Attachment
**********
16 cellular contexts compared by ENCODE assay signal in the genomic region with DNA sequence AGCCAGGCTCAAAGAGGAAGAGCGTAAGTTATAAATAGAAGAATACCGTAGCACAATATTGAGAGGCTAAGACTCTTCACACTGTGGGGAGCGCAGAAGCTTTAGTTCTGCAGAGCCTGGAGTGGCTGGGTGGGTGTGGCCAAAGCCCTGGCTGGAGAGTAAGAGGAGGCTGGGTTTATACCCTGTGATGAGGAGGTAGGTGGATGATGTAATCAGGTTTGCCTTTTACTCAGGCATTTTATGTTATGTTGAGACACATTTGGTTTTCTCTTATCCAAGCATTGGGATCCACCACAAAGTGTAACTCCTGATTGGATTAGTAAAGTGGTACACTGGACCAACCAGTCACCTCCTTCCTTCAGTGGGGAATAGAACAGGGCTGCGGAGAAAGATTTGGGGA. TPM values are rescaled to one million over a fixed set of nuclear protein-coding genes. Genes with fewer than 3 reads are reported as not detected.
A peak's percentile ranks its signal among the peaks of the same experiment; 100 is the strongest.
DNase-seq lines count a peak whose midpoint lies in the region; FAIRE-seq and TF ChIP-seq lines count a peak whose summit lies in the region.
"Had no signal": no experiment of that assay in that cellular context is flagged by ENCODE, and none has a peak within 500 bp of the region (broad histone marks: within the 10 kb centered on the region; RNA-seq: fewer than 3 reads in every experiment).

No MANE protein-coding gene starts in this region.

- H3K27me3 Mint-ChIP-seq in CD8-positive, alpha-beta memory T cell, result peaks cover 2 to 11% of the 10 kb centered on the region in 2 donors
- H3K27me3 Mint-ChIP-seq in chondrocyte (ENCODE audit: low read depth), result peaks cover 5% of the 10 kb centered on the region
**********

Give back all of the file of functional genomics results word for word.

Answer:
16 cellular contexts compared by ENCODE assay signal in the genomic region with DNA sequence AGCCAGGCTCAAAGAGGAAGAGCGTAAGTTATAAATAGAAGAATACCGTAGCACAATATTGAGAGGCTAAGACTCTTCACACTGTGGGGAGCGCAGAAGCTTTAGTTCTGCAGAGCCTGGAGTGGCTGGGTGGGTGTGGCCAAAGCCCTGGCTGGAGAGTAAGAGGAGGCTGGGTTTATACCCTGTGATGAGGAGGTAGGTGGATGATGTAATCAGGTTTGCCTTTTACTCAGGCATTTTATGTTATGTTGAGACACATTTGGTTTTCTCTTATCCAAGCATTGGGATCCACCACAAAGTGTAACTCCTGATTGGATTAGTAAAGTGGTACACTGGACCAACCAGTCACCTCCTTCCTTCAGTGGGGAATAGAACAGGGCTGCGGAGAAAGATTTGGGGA. TPM values are rescaled to one million over a fixed set of nuclear protein-coding genes. Genes with fewer than 3 reads are reported as not detected.
A peak's percentile ranks its signal among the peaks of the same experiment; 100 is the strongest.
DNase-seq lines count a peak whose midpoint lies in the region; FAIRE-seq and TF ChIP-seq lines count a peak whose summit lies in the region.
"Had no signal": no experiment of that assay in that cellular context is flagged by ENCODE, and none has a peak within 500 bp of the region (broad histone marks: within the 10 kb centered on the region; RNA-seq: fewer than 3 reads in every experiment).

No MANE protein-coding gene starts in this region.

- H3K27me3 Mint-ChIP-seq in CD8-positive, alpha-beta memory T cell, result peaks cover 2 to 11% of the 10 kb centered on the region in 2 donors
- H3K27me3 Mint-ChIP-seq in chondrocyte (ENCODE audit: low read depth), result peaks cover 5% of the 10 kb centered on the region